Besakih Temple is a pura complex in the village of Besakih on the slopes of Mount Agung in eastern Bali, Indonesia.

It is the most important, the largest and holiest temple of Hindu religion in Bali, and one of a series of Balinese temples. Perched nearly 1000 meters up the side of Gunung Agung, it is an extensive complex of 23 separate but related temples with the largest and most important being Pura Penataran Agung. The temple is built on six levels, terraced up the slope. The entrance is marked by a candi bentar (split gateway), and beyond it the Kori Agung is the gateway to the second courtyard.

The precise origins of the temple are unclear but its importance as a holy site almost certainly dates from prehistoric times. The stone bases of Pura Penataran Agung and several other temples resemble megalithic stepped pyramids, which date back at least 2,000 years. It was certainly used as a Hindu place of worship from 1284 when the first Javanese conquerors settled in Bali. By the 15th century, Besakih had become a state temple of the powerful Gelgel dynasty.

The temple is on the southern slopes of Mount Agung, the principal volcano of Bali. Pura Besakih is a complex made up of twenty-three temples that sit on parallel ridges. It has stepped terraces and flights of stairs which ascend to a number of courtyards and brick gateways that in turn lead up to the main spire or Meru structure, which is called Pura Penataran Agung. All this is aligned along a single axis and designed to lead the spiritual person upward and closer to the mountain which is considered sacred. The main sanctuary of the complex is the Pura Penataran Agung. The symbolic center of the main sanctuary is the lotus throne, or padmasana, which is therefore the ritual focus of the entire complex. It dates to around the seventeenth century.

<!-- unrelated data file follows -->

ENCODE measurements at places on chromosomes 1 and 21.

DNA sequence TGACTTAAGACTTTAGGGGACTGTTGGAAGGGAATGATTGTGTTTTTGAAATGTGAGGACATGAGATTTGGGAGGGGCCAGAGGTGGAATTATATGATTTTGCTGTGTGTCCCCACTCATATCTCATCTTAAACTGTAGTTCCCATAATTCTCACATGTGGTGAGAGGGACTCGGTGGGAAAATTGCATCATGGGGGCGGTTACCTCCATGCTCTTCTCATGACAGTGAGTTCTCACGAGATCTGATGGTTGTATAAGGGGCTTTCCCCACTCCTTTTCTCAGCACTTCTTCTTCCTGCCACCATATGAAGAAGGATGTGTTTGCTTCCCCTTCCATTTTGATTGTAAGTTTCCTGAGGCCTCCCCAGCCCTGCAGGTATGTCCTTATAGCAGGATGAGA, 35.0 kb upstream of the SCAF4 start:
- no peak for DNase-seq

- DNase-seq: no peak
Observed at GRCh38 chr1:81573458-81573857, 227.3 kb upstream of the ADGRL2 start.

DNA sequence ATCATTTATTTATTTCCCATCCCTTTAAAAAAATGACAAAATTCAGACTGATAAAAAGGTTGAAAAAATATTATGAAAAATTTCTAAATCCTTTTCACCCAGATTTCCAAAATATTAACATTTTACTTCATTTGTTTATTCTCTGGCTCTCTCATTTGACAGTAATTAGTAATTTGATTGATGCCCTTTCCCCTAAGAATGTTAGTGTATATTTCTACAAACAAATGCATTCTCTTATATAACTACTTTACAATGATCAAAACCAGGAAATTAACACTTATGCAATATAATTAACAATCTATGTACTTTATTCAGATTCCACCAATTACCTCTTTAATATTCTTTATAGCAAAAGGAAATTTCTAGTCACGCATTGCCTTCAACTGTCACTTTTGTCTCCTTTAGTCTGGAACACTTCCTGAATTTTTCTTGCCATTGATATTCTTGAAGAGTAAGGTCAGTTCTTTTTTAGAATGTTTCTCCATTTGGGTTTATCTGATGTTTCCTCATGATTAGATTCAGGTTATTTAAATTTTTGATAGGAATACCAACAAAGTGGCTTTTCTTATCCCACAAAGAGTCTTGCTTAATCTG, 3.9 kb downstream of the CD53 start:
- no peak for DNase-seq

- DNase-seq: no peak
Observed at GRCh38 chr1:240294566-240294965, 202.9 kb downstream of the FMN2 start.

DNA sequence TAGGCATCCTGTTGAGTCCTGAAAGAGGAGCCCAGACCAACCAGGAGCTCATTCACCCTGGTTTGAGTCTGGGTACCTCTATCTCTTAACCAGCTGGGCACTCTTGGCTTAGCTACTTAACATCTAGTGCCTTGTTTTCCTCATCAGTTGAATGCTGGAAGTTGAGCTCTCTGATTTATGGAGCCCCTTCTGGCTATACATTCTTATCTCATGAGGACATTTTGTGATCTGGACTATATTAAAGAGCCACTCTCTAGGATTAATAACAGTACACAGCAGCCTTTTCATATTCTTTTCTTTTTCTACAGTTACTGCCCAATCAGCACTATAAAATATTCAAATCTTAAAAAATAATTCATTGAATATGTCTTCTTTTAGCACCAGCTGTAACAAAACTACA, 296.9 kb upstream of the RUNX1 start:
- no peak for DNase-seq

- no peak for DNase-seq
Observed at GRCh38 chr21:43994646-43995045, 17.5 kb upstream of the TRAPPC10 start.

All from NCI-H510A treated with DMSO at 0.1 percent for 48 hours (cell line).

A series of eruptions of Mount Agung in 1963, which killed approximately 1,700 people also threatened Pura Besakih. The lava flows missed the temple complex by mere meters. The saving of the temple is regarded by the Balinese people as miraculous, and a signal from the gods that they wished to demonstrate their power but not destroy the monument the Balinese faithful had erected.

An Odalan is a Balinese village temple festival in Indonesia. It is an occasion when the Hindu village community comes together, invite the gods to visit them for three or more days, perform religious services together offering refreshments and entertainment. It is a periodic event, one that celebrates Balinese Hindu heritage and performance arts. The Odalan celebrations are a social occasion among Indonesian Hindus, and have historically contributed to the rich tradition of theatre and Balinese dance forms.

An Odalan marks the founding of a particular Hindu temple, and is celebrated on its birthday according to the Pawukon – the 210 day Balinese calendar. Since Bali has thousands of Hindu temples, with at least three in each village, several Odalan are celebrated in some part of Bali almost everyday of the Gregorian calendar. The celebration rituals are called Dewa Yadnya (Sanskrit: Deva Yajna), includes processions, decorations of the village temple, entertainment and dancing in the temple courtyard, the village community pools its resources and observes it together.

The Odalan at a few large temples, such as the Pura Besakih – the biggest Hindu temple in Bali, has major cultural importance beyond its location. It is an island wide event, and therefore celebrated with major preparations once every 100 Balinese years. Each of the individual temples in Pura Besakih has its own odalan, or temple festival; you’re almost certain to come across one being celebrated whenever you visit the temple complex. But for the biggest temple festivals in Pura Besakih, you should time your visit to one of the following dates:

Batara Turun Kabeh: the eve of the tenth lunar month marks the high point of a full month’s festivities, the name of which translates to “the gods descend together”. The Balinese believe the gods of all temple shrines on Pura Besakih simultaneously descend to earth during Batara Turun Kabeh, and villagers from all over the island converge to offer them sacrifices and celebrate. Watch the purification pilgrimage, where Balinese make a slow procession bearing heirlooms and holy objects, all to be sanctified in the temple’s holy waters. The date corresponds to the Balinese saka calendar, and occurs on the following dates relative to the western Gregorian calendar:  2020: April 4, 2021: March 28.